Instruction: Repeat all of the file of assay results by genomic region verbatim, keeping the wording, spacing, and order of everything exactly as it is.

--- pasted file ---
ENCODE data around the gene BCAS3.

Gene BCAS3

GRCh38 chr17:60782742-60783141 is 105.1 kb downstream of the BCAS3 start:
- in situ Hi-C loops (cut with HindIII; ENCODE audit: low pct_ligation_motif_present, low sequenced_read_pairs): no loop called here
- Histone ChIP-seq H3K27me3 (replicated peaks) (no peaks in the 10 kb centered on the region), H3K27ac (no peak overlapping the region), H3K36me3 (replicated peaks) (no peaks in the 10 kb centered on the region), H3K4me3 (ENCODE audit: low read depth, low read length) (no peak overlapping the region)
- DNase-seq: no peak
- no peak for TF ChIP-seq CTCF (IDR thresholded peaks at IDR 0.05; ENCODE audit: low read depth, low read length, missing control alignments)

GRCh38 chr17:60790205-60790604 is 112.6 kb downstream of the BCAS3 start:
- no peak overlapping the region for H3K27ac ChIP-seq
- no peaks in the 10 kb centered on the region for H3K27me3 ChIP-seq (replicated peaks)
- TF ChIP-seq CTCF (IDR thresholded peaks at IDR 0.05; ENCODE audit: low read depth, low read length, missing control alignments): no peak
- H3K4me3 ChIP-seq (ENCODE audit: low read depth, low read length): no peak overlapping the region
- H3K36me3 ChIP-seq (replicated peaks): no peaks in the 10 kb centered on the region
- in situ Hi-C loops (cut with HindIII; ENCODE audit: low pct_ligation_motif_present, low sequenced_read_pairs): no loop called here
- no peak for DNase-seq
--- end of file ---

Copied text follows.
ENCODE data around the gene BCAS3.

Gene BCAS3

GRCh38 chr17:60782742-60783141 is 105.1 kb downstream of the BCAS3 start:
- in situ Hi-C loops (cut with HindIII; ENCODE audit: low pct_ligation_motif_present, low sequenced_read_pairs): no loop called here
- Histone ChIP-seq H3K27me3 (replicated peaks) (no peaks in the 10 kb centered on the region), H3K27ac (no peak overlapping the region), H3K36me3 (replicated peaks) (no peaks in the 10 kb centered on the region), H3K4me3 (ENCODE audit: low read depth, low read length) (no peak overlapping the region)
- DNase-seq: no peak
- no peak for TF ChIP-seq CTCF (IDR thresholded peaks at IDR 0.05; ENCODE audit: low read depth, low read length, missing control alignments)

GRCh38 chr17:60790205-60790604 is 112.6 kb downstream of the BCAS3 start:
- no peak overlapping the region for H3K27ac ChIP-seq
- no peaks in the 10 kb centered on the region for H3K27me3 ChIP-seq (replicated peaks)
- TF ChIP-seq CTCF (IDR thresholded peaks at IDR 0.05; ENCODE audit: low read depth, low read length, missing control alignments): no peak
- H3K4me3 ChIP-seq (ENCODE audit: low read depth, low read length): no peak overlapping the region
- H3K36me3 ChIP-seq (replicated peaks): no peaks in the 10 kb centered on the region
- in situ Hi-C loops (cut with HindIII; ENCODE audit: low pct_ligation_motif_present, low sequenced_read_pairs): no loop called here
- no peak for DNase-seq